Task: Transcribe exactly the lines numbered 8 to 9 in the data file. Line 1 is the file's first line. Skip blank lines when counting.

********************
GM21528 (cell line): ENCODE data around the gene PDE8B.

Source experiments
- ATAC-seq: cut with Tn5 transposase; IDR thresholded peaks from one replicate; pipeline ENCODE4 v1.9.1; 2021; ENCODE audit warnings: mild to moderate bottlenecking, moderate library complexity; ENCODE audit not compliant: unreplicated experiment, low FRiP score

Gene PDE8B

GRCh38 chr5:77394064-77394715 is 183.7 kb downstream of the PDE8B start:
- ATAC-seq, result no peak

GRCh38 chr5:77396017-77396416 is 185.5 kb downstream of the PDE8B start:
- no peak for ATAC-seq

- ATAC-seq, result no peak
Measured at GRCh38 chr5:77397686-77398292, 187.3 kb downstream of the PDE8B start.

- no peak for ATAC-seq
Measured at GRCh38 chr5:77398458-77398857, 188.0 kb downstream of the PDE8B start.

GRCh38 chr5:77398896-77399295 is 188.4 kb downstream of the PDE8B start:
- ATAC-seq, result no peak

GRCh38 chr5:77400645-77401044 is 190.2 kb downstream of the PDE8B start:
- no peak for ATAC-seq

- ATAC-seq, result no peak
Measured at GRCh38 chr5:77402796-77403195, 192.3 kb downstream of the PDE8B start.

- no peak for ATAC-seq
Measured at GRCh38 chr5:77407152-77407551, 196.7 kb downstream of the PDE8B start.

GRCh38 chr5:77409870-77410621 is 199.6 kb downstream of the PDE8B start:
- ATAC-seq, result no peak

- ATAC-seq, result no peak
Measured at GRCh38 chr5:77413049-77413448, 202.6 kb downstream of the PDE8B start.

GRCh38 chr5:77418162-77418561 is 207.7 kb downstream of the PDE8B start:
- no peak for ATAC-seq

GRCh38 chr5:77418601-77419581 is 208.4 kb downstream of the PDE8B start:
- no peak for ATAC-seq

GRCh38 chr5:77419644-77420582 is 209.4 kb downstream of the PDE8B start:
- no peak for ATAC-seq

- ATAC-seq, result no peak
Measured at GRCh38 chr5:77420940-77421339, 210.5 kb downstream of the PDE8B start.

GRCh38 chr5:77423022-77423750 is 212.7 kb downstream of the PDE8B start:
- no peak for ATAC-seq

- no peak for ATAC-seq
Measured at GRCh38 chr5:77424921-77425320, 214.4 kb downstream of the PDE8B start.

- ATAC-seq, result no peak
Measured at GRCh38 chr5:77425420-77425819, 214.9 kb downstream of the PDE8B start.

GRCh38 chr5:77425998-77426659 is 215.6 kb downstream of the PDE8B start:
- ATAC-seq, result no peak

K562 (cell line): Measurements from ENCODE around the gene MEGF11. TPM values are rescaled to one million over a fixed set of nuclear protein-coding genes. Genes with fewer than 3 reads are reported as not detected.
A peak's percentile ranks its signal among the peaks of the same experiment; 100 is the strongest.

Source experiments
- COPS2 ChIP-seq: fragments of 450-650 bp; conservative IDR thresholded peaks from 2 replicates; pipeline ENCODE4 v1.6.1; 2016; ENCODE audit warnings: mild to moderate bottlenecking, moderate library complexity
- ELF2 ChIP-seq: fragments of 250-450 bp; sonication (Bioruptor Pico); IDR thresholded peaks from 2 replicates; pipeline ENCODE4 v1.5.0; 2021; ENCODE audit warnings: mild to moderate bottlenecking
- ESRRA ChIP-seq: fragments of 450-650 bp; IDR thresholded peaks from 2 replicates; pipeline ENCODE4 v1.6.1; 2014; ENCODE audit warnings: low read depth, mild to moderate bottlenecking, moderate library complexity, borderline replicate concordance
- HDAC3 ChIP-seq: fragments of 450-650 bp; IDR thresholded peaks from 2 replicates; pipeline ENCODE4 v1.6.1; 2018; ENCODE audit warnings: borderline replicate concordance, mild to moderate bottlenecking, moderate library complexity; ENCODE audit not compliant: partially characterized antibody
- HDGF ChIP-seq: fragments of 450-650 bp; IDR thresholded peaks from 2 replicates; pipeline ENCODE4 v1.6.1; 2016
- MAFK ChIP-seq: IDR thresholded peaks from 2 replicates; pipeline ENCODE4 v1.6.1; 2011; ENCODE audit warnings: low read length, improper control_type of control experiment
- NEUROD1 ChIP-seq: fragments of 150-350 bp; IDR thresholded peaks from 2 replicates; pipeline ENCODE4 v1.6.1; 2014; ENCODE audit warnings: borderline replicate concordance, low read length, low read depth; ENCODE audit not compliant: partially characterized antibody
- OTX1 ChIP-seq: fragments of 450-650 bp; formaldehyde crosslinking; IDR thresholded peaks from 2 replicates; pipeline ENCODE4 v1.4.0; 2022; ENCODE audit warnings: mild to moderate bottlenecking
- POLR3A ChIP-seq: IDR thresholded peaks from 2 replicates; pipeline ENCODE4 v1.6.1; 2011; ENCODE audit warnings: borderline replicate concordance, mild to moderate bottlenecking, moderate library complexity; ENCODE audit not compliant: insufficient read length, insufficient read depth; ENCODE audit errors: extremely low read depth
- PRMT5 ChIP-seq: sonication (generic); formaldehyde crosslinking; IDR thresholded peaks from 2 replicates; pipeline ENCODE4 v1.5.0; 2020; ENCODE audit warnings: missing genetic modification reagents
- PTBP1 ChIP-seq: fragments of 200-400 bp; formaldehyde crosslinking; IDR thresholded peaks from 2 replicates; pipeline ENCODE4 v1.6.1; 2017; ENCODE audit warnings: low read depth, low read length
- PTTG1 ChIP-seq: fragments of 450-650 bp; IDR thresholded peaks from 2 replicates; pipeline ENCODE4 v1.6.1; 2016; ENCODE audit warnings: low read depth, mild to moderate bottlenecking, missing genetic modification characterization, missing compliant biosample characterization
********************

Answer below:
- no peak for ATAC-seq

- ATAC-seq, result no peak